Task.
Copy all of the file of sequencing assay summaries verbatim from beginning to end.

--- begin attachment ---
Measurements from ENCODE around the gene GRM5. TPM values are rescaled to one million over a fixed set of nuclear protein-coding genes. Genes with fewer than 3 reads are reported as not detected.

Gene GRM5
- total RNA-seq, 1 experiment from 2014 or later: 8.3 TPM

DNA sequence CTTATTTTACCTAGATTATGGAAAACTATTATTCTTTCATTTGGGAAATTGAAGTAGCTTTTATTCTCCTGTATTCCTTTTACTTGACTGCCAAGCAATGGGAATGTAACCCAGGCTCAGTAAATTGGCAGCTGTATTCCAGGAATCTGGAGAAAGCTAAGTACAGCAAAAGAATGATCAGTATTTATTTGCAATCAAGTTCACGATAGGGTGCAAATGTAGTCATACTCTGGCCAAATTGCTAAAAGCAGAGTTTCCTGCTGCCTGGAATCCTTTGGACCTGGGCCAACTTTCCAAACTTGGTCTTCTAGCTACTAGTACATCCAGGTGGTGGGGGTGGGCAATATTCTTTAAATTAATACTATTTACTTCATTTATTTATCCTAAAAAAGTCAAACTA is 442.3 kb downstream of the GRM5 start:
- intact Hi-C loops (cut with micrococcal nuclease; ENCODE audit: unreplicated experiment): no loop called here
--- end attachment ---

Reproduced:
Measurements from ENCODE around the gene GRM5. TPM values are rescaled to one million over a fixed set of nuclear protein-coding genes. Genes with fewer than 3 reads are reported as not detected.

Gene GRM5
- total RNA-seq, 1 experiment from 2014 or later: 8.3 TPM

DNA sequence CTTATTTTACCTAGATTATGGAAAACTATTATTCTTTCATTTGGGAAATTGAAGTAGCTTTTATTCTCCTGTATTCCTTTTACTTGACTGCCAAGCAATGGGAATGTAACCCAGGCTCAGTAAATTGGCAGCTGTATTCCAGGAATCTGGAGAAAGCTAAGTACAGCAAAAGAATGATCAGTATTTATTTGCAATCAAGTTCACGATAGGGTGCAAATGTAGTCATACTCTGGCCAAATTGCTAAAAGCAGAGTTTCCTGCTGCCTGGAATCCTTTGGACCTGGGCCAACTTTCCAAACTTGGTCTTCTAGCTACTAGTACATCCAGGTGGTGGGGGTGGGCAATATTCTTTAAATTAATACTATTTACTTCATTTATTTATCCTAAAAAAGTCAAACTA is 442.3 kb downstream of the GRM5 start:
- intact Hi-C loops (cut with micrococcal nuclease; ENCODE audit: unreplicated experiment): no loop called here